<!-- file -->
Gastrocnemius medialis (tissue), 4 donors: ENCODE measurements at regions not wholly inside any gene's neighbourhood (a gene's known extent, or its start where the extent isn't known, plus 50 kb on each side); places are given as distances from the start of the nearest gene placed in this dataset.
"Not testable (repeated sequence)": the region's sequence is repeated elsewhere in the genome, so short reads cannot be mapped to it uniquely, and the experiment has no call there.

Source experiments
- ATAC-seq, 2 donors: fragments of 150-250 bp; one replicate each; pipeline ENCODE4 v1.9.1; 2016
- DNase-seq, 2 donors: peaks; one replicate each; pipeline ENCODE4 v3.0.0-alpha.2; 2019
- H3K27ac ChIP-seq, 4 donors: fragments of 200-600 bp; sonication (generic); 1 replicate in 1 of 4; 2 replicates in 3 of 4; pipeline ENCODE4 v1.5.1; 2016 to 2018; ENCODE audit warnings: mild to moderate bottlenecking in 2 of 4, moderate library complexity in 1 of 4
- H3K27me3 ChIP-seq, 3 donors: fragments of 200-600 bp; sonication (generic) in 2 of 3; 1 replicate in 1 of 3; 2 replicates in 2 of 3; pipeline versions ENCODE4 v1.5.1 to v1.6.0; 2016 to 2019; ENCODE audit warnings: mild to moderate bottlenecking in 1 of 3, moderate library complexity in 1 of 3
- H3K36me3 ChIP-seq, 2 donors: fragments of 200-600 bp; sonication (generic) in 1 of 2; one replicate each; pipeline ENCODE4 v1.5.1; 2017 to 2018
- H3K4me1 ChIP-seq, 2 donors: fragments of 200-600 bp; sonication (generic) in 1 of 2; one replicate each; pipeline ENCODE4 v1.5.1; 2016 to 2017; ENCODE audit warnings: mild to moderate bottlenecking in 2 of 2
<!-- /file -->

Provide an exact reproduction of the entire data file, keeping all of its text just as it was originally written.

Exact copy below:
Gastrocnemius medialis (tissue), 4 donors: ENCODE measurements at regions not wholly inside any gene's neighbourhood (a gene's known extent, or its start where the extent isn't known, plus 50 kb on each side); places are given as distances from the start of the nearest gene placed in this dataset.
"Not testable (repeated sequence)": the region's sequence is repeated elsewhere in the genome, so short reads cannot be mapped to it uniquely, and the experiment has no call there.

Source experiments
- ATAC-seq, 2 donors: fragments of 150-250 bp; one replicate each; pipeline ENCODE4 v1.9.1; 2016
- DNase-seq, 2 donors: peaks; one replicate each; pipeline ENCODE4 v3.0.0-alpha.2; 2019
- H3K27ac ChIP-seq, 4 donors: fragments of 200-600 bp; sonication (generic); 1 replicate in 1 of 4; 2 replicates in 3 of 4; pipeline ENCODE4 v1.5.1; 2016 to 2018; ENCODE audit warnings: mild to moderate bottlenecking in 2 of 4, moderate library complexity in 1 of 4
- H3K27me3 ChIP-seq, 3 donors: fragments of 200-600 bp; sonication (generic) in 2 of 3; 1 replicate in 1 of 3; 2 replicates in 2 of 3; pipeline versions ENCODE4 v1.5.1 to v1.6.0; 2016 to 2019; ENCODE audit warnings: mild to moderate bottlenecking in 1 of 3, moderate library complexity in 1 of 3
- H3K36me3 ChIP-seq, 2 donors: fragments of 200-600 bp; sonication (generic) in 1 of 2; one replicate each; pipeline ENCODE4 v1.5.1; 2017 to 2018
- H3K4me1 ChIP-seq, 2 donors: fragments of 200-600 bp; sonication (generic) in 1 of 2; one replicate each; pipeline ENCODE4 v1.5.1; 2016 to 2017; ENCODE audit warnings: mild to moderate bottlenecking in 2 of 2